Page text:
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Since time in memorial, there have been individuals who have dedicated their time to care for sick individuals and even attempted to cure various kinds of sicknesses. It’s for this reason that nursing has been described as a “morally central health care profession” (Burkhardt, 1949, p.4). Nursing can be considered as a profession as well as a discipline. Viewed as a discipline, it bears the belief of existence of a dynamic link between the environment and individuals. When considered as a profession, nursing facilitates and supports people, families, societies and communities, to maintain, enhance and improve health along with reduce the effects of sickness. As a matter of fact, nursing has to be performed by recognizing the patients’ psychological, physiological, development, sociocultural and spiritual values. In this essay, I give a broader perspective of my individual professional moral compass; tackle how cultural, spiritual and personal values contribute to my worldview and nursing philosophy. Moreover, I set out to address the way these values influence the practice of nursing and share personal thoughts concerning the ethical and morals dilemmas encountered in the field of health care.
The spiritual, cultural and personal values that contribute to philosophy and worldview of nursing include holism, caring, wellness, nursing practice and nursing process. These values influence and shape in many ways how the profession of nursing is practiced. Since nursing is considered as an interactive practice, one should know that it involves collaboration with patients and individuals from other disciplines. Therefore, commitment, confidence, compassion, competence, and conscience, signs of caring, must be shown in the nursing practice. The nurse should be accountable and responsible for nursing actions and judgments. Wellness care does not lead to chances for nurses to impose their value system on patients or clients. It is a merely an agreed upon behavior change that is aimed at achieving maximum wellness levels for patients.
In this context, ethics is regarded as a thought process in which nurses need to balance between shared values and individual, benefits and consequences and elementary truths from guiding principles to come up with a morally satisfactory solution when faced with ethical dilemma. Values on the other hand, are the beliefs and ideas that matters a lot to nurses and which they embrace so much. They include concern for others, self-reliance and trust in hard work. Morals refers to habits of behavioral conduct that are based on principles of right and wrong for assisting nurses in differentiates decisions, intentions and actions between the good ones and bad ones. As Burkhardt (1949) puts it, nursing is affected by ethics and morals on different levels. Moral reasoning generates the motivation for nurses to care for patients. In fact there are statements of moral principle, discussion of moral issues, codes of ethics and expressions of ideals are all found in the entire history of nursing.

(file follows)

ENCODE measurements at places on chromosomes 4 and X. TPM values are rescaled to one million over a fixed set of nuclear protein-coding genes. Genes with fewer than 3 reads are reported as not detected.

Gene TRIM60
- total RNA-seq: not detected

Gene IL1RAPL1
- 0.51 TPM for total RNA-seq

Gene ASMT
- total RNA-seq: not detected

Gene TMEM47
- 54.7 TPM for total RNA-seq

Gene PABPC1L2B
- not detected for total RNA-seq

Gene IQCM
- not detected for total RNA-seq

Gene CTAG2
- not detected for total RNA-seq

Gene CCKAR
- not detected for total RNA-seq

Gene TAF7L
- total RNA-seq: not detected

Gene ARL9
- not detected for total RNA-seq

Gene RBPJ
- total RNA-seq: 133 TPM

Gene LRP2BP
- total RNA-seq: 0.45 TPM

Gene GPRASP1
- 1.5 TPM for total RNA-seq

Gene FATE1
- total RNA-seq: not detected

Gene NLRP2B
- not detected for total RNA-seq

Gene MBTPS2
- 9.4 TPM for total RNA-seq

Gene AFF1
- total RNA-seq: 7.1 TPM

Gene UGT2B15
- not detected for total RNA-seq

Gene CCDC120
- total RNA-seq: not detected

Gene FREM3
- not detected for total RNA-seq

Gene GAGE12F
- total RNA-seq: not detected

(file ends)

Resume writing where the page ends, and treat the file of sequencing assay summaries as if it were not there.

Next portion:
Everyone, whether a nurse or not, has unique personal values, philosophy, ideas, beliefs and worldview that are distinct from others. This creates a great challenge especially in the field of nursing on ways of properly incorporating every nurse’s beliefs and values into the professional and skilled practice. Personal worldview and values may differ with the obligation mandated to all nurses by professional values and philosophy: integrity, caring, excellence and diversity. I reflect on and value nursing as understanding the situations and needs of patients, seeing all clients as unique people and treating them with dignity and respect they deserve. The strong relationship between nurses and patients represents chances to explore and apply relevant personal values (Shaw, 2010). It’s normal that any relationship might have some differences and misunderstandings. Nurses are normal human beings who could also encounter such situations. However, I personally ensure that my family differences or problems do not reflect in my professional work as a nurse. In any case this is what should happen in all professions. Conflict may arise when trying to balance between promoting health life among patients and maintaining family life as well but I try my level best to find time for my family away from the busy schedule of a nurse.
Nursing focuses on ethical and moral implications of technology, research and decision making in the health care. Unlike what most people might think, the motivation for nurses to keep going despite the struggles that come along with the profession comes from spiritual influences, moral or practical experiences. Dilemmas are evident when available alternatives do not lead to acceptable results and final decision directs to undesirable outcomes. For instance, take into consideration an ethical dilemma of a parent of two kids has one kid diagnosed with a terminal illness while the second kid is the only way of giving life-sustaining cure. This is an ethical dilemma since the involved parent is unable to come up with a morally satisfactory solution as any decision will lead in loss of life, either for both or one of the kids. Faced with this dilemma, I would consider that half a loaf is better than none. Hence I would spare the other kid that is not sick and seek for medical assistance from other health practitioners for the sick child.
It has been shown that for nurses to be a Human Service agent, they must discover their beliefs and values. Numerous assumptions, values and beliefs influence perspective of nursing as well as its performance. Just like Draper puts it, while values guide the morality of care and the vision of nurses, some beliefs and assumptions are incorporated in directing care on a daily basis in a highly philosophical and evocative way.